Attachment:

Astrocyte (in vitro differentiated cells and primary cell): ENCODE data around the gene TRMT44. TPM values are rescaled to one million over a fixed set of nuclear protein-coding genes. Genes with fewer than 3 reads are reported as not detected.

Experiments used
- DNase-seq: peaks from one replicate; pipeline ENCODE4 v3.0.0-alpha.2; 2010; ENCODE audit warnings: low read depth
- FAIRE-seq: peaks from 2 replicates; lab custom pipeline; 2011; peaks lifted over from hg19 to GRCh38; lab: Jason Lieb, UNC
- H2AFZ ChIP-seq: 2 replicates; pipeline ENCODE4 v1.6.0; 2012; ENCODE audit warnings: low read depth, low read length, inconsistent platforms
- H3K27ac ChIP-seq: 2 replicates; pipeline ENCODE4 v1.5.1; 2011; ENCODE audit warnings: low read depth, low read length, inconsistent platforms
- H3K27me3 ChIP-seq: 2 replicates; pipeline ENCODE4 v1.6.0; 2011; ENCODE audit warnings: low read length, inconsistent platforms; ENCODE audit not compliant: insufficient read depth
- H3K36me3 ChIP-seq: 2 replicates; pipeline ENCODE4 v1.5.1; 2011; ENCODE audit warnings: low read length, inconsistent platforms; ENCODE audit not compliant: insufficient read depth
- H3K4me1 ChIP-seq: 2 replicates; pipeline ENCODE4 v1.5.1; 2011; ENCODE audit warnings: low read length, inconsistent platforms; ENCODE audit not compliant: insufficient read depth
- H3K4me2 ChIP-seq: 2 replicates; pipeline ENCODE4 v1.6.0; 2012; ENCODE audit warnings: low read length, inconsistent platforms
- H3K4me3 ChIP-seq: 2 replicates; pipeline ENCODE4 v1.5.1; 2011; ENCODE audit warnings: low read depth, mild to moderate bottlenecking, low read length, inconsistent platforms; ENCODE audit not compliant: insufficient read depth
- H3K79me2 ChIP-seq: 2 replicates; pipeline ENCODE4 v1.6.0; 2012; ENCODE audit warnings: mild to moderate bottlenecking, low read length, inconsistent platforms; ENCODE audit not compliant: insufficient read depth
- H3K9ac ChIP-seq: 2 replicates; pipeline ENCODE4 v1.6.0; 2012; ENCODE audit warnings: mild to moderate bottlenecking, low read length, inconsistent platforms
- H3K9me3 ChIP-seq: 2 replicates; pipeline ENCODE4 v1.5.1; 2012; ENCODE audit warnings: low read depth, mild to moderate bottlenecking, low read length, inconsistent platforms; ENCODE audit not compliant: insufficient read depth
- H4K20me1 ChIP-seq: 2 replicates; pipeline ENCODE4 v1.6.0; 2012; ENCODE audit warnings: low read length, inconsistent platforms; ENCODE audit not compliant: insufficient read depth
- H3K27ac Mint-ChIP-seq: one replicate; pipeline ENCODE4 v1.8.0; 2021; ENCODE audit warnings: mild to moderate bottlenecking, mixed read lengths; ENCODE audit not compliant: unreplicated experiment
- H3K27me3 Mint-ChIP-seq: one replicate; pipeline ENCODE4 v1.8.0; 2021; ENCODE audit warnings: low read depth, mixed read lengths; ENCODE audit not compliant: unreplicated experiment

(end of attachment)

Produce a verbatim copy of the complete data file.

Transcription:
Astrocyte (in vitro differentiated cells and primary cell): ENCODE data around the gene TRMT44. TPM values are rescaled to one million over a fixed set of nuclear protein-coding genes. Genes with fewer than 3 reads are reported as not detected.

Experiments used
- DNase-seq: peaks from one replicate; pipeline ENCODE4 v3.0.0-alpha.2; 2010; ENCODE audit warnings: low read depth
- FAIRE-seq: peaks from 2 replicates; lab custom pipeline; 2011; peaks lifted over from hg19 to GRCh38; lab: Jason Lieb, UNC
- H2AFZ ChIP-seq: 2 replicates; pipeline ENCODE4 v1.6.0; 2012; ENCODE audit warnings: low read depth, low read length, inconsistent platforms
- H3K27ac ChIP-seq: 2 replicates; pipeline ENCODE4 v1.5.1; 2011; ENCODE audit warnings: low read depth, low read length, inconsistent platforms
- H3K27me3 ChIP-seq: 2 replicates; pipeline ENCODE4 v1.6.0; 2011; ENCODE audit warnings: low read length, inconsistent platforms; ENCODE audit not compliant: insufficient read depth
- H3K36me3 ChIP-seq: 2 replicates; pipeline ENCODE4 v1.5.1; 2011; ENCODE audit warnings: low read length, inconsistent platforms; ENCODE audit not compliant: insufficient read depth
- H3K4me1 ChIP-seq: 2 replicates; pipeline ENCODE4 v1.5.1; 2011; ENCODE audit warnings: low read length, inconsistent platforms; ENCODE audit not compliant: insufficient read depth
- H3K4me2 ChIP-seq: 2 replicates; pipeline ENCODE4 v1.6.0; 2012; ENCODE audit warnings: low read length, inconsistent platforms
- H3K4me3 ChIP-seq: 2 replicates; pipeline ENCODE4 v1.5.1; 2011; ENCODE audit warnings: low read depth, mild to moderate bottlenecking, low read length, inconsistent platforms; ENCODE audit not compliant: insufficient read depth
- H3K79me2 ChIP-seq: 2 replicates; pipeline ENCODE4 v1.6.0; 2012; ENCODE audit warnings: mild to moderate bottlenecking, low read length, inconsistent platforms; ENCODE audit not compliant: insufficient read depth
- H3K9ac ChIP-seq: 2 replicates; pipeline ENCODE4 v1.6.0; 2012; ENCODE audit warnings: mild to moderate bottlenecking, low read length, inconsistent platforms
- H3K9me3 ChIP-seq: 2 replicates; pipeline ENCODE4 v1.5.1; 2012; ENCODE audit warnings: low read depth, mild to moderate bottlenecking, low read length, inconsistent platforms; ENCODE audit not compliant: insufficient read depth
- H4K20me1 ChIP-seq: 2 replicates; pipeline ENCODE4 v1.6.0; 2012; ENCODE audit warnings: low read length, inconsistent platforms; ENCODE audit not compliant: insufficient read depth
- H3K27ac Mint-ChIP-seq: one replicate; pipeline ENCODE4 v1.8.0; 2021; ENCODE audit warnings: mild to moderate bottlenecking, mixed read lengths; ENCODE audit not compliant: unreplicated experiment
- H3K27me3 Mint-ChIP-seq: one replicate; pipeline ENCODE4 v1.8.0; 2021; ENCODE audit warnings: low read depth, mixed read lengths; ENCODE audit not compliant: unreplicated experiment